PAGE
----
What then, let us ask, is the general significance or import of Aristotle's theory of a creative reason, and how does it stand to his general psychology and metaphysic? The answer to the question is twofold. It overcomes on the one hand the antithesis between body and soul; it explains on the other hand the parts played by sense and thought respectively in knowledge. So long as soul was merely the entelechy of the body, the explanation of their unity and co-operation was but half completed; and it was difficult to understand how merely material phenomena became cognitive and intellectual conditions. But with the consideration that it is only through an act of thought that body can be known at all, that body is body only in so far as it is interpreted by intellect, the antithesis which the definition of the soul had only partially removed is brought finally to unity. And though we need not assert that Aristotle himself gave this application to his theory, it cannot be far wrong in us to draw the conclusions which his theory would seem to warrant.

Still greater is the importance of this theory of Reason in its bearings on Aristotle's account of the beginnings and development of knowledge. Most students are acquainted with the popular summary of Aristotle's doctrine-nihil est in intellectu quod non prius fuerit in sensu. And it is a comparatively easy task to collect a number of passages in which Aristotle would seem to make sense the source of all our knowledge, the source even of our ultimate principles of thought. The last chapter of the Posterior Analytics would be especially quoted in support of such an account of Aristotle's Erkenntnisslehre or Epistemology: and there is no doubt but the passage if it stood alone would make the writer a mere empirical sensationalist. For the point

1 Teichmüller developes the comparison farther, Studien zur Geschichte d. Begriffe (1874), P. 399.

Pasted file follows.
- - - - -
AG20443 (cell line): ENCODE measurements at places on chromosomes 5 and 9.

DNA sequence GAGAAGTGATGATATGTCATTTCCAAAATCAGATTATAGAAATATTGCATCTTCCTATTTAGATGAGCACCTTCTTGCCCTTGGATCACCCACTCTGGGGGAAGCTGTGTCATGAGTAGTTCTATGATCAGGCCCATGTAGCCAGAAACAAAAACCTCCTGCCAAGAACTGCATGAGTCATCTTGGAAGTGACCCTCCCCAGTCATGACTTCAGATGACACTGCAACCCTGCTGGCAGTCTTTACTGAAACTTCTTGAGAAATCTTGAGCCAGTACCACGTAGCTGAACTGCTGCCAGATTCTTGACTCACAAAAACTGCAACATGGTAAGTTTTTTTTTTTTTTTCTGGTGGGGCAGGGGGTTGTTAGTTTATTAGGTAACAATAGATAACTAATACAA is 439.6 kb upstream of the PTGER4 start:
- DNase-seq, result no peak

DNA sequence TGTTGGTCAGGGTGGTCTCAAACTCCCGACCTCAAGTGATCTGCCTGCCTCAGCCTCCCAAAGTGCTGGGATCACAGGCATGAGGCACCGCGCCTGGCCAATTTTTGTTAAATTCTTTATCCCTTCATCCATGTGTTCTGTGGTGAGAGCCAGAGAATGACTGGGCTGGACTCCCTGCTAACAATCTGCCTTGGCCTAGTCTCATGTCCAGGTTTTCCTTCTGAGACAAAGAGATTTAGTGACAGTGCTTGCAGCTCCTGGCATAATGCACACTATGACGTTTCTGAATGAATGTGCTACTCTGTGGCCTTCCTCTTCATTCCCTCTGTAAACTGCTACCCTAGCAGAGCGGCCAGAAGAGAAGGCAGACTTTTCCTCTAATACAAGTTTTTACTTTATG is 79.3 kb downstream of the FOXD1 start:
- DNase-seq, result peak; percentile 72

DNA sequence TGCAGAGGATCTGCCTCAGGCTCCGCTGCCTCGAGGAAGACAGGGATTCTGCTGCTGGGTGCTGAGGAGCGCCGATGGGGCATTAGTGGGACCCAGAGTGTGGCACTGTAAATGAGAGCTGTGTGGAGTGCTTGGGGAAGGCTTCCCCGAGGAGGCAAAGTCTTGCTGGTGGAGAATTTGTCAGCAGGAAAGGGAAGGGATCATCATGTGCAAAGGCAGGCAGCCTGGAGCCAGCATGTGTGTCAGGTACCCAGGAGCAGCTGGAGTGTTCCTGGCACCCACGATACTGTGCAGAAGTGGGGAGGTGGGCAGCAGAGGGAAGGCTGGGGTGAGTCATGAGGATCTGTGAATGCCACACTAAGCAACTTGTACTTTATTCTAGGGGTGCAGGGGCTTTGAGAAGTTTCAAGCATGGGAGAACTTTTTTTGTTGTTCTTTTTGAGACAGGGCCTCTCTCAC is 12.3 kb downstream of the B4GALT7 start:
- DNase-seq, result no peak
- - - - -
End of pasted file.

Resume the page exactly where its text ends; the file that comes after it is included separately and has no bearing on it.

insisted on by Aristotle is just that our primary ideas, our general notions, our cognitive faculties, are not ready-made and determined faculties—ἀφωρισμέναι ἕξεις—they start from no higher source of knowledge than sense-perception'. And the chapters explain how the 'inborn discriminating faculty' of sense is followed by a continuance of the sensation in memory-how a number of memories go to form one experience (èμтeiρía)—and how from experience or from "every universal which has settled down as a one beside the many" comes the origin of art and science. Nor does the chapter leave us in any uncertainty as to how these universals are to be formed. A right use of generalization and abstraction clears up all the difficulty. Amid the flux of sensitive impressions, the writer explains, some one or other becomes fixed as an object of conscious observation and once so fixed it becomes a centre round which other impressions may gradually group themselves, just as the soldier who stays the flight of his defeated comrades becomes a rallying-point from which they may again recover order. It is easy to see how the process will go on. Round this particular impression a number of like sensations group themselves a class of lower generality is so formed-and the process goes on with ever-widening circles until general ideas of the greatest scope are ultimately reached3.